The little prince of Platoon Bet

By DAN IZENBERG
July 21, 2006 01:48
2 minute read.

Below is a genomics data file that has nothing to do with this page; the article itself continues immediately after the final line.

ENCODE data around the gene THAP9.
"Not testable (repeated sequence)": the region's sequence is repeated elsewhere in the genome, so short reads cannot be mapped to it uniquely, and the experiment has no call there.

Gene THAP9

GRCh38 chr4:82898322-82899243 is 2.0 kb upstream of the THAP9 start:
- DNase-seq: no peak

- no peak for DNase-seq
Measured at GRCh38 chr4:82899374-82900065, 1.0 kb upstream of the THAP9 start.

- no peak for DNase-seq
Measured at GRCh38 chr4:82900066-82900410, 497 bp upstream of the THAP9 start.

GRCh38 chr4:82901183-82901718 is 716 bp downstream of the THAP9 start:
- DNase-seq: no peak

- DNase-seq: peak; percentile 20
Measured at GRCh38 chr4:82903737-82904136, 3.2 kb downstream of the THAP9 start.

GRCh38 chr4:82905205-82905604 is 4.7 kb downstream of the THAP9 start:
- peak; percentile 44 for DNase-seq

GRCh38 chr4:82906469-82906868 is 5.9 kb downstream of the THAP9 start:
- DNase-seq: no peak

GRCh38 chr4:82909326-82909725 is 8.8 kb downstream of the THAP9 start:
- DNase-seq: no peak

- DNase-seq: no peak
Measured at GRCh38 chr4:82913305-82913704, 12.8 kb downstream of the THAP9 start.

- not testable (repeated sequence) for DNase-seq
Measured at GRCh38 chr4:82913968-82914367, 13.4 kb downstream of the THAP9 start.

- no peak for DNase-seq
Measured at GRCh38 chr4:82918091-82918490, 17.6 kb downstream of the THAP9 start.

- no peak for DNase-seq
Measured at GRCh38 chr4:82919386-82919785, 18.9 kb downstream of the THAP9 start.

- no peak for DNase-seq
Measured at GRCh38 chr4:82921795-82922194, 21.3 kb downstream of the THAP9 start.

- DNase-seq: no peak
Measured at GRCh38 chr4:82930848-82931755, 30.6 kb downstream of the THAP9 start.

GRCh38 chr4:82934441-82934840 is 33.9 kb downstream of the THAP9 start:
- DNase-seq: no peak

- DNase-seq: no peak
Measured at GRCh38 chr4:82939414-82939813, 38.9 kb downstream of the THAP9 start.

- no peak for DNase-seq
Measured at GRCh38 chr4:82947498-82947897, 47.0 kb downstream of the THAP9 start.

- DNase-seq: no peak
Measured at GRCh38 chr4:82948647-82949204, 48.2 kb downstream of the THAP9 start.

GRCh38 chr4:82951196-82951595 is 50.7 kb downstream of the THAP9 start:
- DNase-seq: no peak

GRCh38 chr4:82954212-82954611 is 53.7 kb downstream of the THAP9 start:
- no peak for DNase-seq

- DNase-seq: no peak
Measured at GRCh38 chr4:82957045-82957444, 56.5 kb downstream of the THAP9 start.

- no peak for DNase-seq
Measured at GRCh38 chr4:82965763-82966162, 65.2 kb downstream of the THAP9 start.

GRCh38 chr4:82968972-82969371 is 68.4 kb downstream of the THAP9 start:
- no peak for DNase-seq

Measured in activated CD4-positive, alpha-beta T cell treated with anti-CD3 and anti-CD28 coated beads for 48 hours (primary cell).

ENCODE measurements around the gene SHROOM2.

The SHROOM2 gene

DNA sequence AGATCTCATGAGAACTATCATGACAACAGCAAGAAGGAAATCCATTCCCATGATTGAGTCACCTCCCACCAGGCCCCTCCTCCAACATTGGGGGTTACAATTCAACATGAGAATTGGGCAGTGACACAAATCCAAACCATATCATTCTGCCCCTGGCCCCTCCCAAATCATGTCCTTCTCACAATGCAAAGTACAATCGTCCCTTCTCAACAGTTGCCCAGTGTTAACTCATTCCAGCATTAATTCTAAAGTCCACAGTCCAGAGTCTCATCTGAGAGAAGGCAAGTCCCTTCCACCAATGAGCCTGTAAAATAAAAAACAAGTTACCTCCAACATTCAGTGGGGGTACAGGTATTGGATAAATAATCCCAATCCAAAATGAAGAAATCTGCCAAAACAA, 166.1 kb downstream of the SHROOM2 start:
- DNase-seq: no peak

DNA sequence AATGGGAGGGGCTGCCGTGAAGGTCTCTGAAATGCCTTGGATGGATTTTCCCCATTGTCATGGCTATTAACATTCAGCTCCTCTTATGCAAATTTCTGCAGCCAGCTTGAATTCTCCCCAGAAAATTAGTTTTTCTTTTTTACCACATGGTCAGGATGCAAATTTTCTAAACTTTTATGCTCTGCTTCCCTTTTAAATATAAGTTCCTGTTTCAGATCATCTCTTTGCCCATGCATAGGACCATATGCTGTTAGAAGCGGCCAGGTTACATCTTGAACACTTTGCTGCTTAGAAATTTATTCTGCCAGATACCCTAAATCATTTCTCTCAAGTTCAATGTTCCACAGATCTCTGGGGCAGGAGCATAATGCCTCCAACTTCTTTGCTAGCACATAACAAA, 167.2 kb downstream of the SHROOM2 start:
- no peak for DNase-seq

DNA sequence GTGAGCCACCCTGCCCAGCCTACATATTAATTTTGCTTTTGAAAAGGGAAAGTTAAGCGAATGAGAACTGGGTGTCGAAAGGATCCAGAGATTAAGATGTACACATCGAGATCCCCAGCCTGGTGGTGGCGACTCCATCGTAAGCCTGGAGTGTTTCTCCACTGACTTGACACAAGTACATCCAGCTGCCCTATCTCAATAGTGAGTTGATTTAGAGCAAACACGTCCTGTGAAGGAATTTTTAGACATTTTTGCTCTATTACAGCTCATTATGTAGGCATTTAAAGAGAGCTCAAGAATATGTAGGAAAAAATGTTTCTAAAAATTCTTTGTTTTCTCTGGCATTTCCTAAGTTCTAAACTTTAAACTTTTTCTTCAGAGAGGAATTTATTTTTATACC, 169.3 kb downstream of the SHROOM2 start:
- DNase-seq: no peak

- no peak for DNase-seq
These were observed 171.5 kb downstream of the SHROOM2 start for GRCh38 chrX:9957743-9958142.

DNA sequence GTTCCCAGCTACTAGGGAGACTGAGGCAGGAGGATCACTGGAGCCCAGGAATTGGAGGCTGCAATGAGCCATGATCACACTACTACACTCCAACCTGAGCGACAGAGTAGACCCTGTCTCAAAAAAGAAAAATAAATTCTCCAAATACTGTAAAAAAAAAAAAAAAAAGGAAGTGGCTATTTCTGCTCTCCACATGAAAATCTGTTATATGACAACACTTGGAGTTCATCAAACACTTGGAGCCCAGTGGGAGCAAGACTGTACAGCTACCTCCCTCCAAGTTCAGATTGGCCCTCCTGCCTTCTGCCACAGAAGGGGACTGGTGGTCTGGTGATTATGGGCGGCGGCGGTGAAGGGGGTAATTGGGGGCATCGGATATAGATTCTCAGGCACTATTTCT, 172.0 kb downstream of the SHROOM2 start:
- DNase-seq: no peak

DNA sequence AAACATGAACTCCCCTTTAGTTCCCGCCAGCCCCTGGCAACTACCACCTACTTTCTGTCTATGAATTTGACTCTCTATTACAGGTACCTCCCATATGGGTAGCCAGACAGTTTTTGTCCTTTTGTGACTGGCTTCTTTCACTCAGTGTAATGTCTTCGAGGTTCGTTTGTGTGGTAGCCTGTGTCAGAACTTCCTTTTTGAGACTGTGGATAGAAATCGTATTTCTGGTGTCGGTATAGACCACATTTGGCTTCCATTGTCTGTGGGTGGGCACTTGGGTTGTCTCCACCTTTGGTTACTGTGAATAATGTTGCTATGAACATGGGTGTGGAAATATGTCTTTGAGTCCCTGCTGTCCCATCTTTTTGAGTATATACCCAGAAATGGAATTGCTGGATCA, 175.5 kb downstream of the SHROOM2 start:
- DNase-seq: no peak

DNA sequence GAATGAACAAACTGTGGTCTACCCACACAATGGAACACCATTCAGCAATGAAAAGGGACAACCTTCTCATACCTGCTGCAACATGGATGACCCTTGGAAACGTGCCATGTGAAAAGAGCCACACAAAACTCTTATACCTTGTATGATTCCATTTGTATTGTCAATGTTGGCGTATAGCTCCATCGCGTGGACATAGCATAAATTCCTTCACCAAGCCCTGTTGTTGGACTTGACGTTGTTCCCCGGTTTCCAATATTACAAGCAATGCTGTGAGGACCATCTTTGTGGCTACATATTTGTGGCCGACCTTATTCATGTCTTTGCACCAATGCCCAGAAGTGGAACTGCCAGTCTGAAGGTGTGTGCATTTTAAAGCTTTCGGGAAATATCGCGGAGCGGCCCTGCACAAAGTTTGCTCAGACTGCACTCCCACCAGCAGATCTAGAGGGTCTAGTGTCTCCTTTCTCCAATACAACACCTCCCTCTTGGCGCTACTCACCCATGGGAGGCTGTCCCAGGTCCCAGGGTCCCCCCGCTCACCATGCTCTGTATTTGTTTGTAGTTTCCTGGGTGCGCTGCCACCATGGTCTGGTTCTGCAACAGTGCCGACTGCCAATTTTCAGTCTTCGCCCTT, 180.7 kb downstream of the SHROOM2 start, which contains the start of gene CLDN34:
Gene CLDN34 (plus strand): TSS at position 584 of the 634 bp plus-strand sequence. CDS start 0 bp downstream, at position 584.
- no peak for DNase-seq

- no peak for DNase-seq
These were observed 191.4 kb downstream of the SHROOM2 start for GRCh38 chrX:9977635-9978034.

Soldiers from one of the toughest units in the army embraced each other and cried on Thursday as their comrade, Yonatan Hadasi, was buried in a pine casket in the cemetery of Kibbutz Merhavia, where he was born and raised. Maj. Yishai, his commanding officer, described Hadasi as "an outstanding soldier in every fiber of his being." Earlier in the afternoon, Hadasi's parents, Mir and Yossi, sat on a couch in the darkened living room of their home. Yossi cried and wiped his eyes while his wife tried to comfort him. Later, at the funeral, the roles were reversed. They were surrounded by a small knot of close friends, family and some of those who fought alongside Hadasi when he was killed on Wednesday near Moshav Avivim. On one chair sat a staff-sergeant, who was crying on the shoulder of a lieutenant sitting beside him. When the sergeant got up from his chair, he was holding a crutch and limping heavily. Yonatan's mother, who grew up on Kibbutz Merhavia, was the oldest daughter of a Dutch couple who converted to Judaism and settled on the kibbutz. His father was born in Haifa and moved to Merhavia after marrying Mir. Yonatan also left two younger sisters: Sharon, 18, and Eden, 10. Outside, on the spacious lawn in front of the house, tables with umbrellas had been set up for the mourners. On one side of the lawn sat the soldier's friends from the Kibbutz Haartzi high school he had attended together with students from three other kibbutzim: Sarid, Ein Dor and Mizra. On the other side of the lawn, his army buddies sat silently in a circle. A lieutenant, whose arm was in a cast, could not talk about Hadasi - at least not to a stranger. He pointed to a group of soldiers who belonged to Yonatan's squad, but they too were unable to talk. For them, it was a time to circle the wagons. At least 500 people attended the funeral. At 5:45 p.m., the family and friends drove to the cemetery a few kilometers away, where many of the mourners had already gathered. An honor guard marched in front of the pall bearers, the casket draped in an Israeli flag. Yossi recited the Kaddish, but his voice broke and he began to sob. The sobs echoed throughout the throng of mourners. Among those who eulogized Hadasi were two members of his squad. One of them, Ido Iloni, said Hadasi had made him promise that, if he were killed, Iloni would recite a poem he loved at his funeral. Iloni said he was keeping that promise. The poem was entitled "The Little Prince of Platoon Bet," which Yonatan apparently was. At the foot of the grave, the family huddled together - Yossi with his arms folded around his wife, and Eden sitting on a chair with Sharon and embracing her from behind. Each loving word spoken by the eulogizers seemed to sear them with pain. Sharon and Eden cried uncontrollably until finally, at the end of the ceremony, Mir quickly took her youngest daughter and spirited her away from the fresh grave.


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